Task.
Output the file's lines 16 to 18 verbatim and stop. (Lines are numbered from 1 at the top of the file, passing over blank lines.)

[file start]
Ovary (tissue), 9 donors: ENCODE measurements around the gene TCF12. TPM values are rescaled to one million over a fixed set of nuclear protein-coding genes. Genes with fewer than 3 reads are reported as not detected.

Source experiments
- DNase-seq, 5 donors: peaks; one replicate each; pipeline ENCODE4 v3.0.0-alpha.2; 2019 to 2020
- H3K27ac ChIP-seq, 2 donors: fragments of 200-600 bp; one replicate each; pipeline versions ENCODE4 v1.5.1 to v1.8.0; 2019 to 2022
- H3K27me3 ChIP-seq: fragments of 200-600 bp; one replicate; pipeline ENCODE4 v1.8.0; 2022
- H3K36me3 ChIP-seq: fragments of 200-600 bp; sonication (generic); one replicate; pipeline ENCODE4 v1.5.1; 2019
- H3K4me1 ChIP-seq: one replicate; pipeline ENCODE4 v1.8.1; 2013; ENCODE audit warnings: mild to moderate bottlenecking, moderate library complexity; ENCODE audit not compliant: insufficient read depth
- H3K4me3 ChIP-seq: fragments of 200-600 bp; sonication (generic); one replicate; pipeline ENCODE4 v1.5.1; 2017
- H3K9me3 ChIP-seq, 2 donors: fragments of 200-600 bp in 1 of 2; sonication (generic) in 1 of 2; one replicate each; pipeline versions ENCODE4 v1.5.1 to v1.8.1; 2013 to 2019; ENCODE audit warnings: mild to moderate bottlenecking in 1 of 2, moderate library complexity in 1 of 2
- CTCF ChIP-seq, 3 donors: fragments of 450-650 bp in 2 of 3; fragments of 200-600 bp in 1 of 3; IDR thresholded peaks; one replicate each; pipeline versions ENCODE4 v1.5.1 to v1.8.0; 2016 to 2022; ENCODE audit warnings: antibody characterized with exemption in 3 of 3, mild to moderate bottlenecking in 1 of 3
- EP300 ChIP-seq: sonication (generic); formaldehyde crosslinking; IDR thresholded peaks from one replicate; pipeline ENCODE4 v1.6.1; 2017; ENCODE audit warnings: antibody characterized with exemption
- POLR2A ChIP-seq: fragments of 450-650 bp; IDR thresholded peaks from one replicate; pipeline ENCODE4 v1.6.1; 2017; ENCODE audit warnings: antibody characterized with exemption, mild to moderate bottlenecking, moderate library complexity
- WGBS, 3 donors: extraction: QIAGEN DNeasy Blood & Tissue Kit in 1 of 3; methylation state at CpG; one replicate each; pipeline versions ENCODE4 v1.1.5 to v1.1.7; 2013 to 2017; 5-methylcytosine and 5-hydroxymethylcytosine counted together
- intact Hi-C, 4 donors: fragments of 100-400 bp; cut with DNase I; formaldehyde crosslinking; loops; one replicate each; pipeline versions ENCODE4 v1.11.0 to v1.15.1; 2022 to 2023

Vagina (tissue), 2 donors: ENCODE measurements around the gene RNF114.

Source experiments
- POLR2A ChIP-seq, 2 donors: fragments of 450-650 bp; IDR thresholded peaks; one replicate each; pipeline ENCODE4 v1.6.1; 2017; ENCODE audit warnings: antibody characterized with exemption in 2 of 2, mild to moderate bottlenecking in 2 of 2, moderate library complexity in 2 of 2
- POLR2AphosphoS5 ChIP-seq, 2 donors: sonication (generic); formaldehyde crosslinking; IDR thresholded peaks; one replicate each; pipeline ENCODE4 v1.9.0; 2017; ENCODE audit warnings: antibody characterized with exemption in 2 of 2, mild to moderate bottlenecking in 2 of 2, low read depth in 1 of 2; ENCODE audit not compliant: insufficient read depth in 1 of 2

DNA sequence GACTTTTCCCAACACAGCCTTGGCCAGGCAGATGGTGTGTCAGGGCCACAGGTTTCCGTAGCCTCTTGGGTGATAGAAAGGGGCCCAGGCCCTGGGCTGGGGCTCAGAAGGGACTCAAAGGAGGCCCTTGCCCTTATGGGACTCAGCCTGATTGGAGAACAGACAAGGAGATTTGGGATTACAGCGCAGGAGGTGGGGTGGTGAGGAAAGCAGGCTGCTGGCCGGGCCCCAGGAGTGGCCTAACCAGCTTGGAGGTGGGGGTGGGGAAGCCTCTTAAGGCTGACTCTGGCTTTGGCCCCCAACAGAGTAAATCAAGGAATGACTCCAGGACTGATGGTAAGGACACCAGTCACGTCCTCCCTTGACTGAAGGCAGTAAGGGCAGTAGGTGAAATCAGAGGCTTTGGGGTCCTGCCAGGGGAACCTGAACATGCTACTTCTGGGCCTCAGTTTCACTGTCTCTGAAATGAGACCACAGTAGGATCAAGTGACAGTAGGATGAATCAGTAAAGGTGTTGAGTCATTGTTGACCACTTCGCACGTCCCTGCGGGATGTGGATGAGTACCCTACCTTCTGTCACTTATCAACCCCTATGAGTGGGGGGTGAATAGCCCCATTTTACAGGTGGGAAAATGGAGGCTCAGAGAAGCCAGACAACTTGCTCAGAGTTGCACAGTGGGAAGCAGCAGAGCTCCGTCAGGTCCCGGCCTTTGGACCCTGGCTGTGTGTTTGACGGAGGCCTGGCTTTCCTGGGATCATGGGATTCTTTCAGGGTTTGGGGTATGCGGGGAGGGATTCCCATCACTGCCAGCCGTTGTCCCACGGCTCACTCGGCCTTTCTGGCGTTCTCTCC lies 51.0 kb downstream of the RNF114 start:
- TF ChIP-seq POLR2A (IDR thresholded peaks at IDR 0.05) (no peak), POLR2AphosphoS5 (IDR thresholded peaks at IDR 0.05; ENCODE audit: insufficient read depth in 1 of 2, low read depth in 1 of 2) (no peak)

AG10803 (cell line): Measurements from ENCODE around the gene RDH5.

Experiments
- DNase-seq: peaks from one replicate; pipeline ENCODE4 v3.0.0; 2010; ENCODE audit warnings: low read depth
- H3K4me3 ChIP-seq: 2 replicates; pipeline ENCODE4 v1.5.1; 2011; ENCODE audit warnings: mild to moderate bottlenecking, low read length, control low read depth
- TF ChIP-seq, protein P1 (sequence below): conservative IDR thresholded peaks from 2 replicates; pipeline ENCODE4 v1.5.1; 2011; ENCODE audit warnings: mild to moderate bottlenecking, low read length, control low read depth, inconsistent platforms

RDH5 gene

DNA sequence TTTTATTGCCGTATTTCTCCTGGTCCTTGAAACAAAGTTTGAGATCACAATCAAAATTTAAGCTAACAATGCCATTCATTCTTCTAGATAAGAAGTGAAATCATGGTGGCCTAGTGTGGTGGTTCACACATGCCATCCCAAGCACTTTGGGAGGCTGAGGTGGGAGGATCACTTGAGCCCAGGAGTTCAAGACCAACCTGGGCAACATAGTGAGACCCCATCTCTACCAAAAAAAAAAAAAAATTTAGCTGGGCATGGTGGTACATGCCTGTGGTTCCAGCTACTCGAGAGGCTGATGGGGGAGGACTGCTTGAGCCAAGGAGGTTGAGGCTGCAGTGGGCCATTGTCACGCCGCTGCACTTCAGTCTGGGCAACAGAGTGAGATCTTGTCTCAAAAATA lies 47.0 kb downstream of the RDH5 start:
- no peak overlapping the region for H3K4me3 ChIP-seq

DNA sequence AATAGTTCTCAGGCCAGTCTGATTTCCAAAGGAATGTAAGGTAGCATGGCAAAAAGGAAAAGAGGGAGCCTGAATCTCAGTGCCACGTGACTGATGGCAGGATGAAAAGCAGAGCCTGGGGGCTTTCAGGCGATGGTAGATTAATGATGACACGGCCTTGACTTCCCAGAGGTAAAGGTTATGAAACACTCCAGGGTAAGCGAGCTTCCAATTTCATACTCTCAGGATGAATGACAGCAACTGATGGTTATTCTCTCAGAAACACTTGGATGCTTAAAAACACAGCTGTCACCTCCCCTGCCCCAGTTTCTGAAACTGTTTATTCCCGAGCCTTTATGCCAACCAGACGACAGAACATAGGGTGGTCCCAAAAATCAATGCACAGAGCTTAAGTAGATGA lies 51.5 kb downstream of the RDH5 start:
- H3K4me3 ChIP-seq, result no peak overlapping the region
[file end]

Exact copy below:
Source experiments
- POLR2A ChIP-seq, 2 donors: fragments of 450-650 bp; IDR thresholded peaks; one replicate each; pipeline ENCODE4 v1.6.1; 2017; ENCODE audit warnings: antibody characterized with exemption in 2 of 2, mild to moderate bottlenecking in 2 of 2, moderate library complexity in 2 of 2
- POLR2AphosphoS5 ChIP-seq, 2 donors: sonication (generic); formaldehyde crosslinking; IDR thresholded peaks; one replicate each; pipeline ENCODE4 v1.9.0; 2017; ENCODE audit warnings: antibody characterized with exemption in 2 of 2, mild to moderate bottlenecking in 2 of 2, low read depth in 1 of 2; ENCODE audit not compliant: insufficient read depth in 1 of 2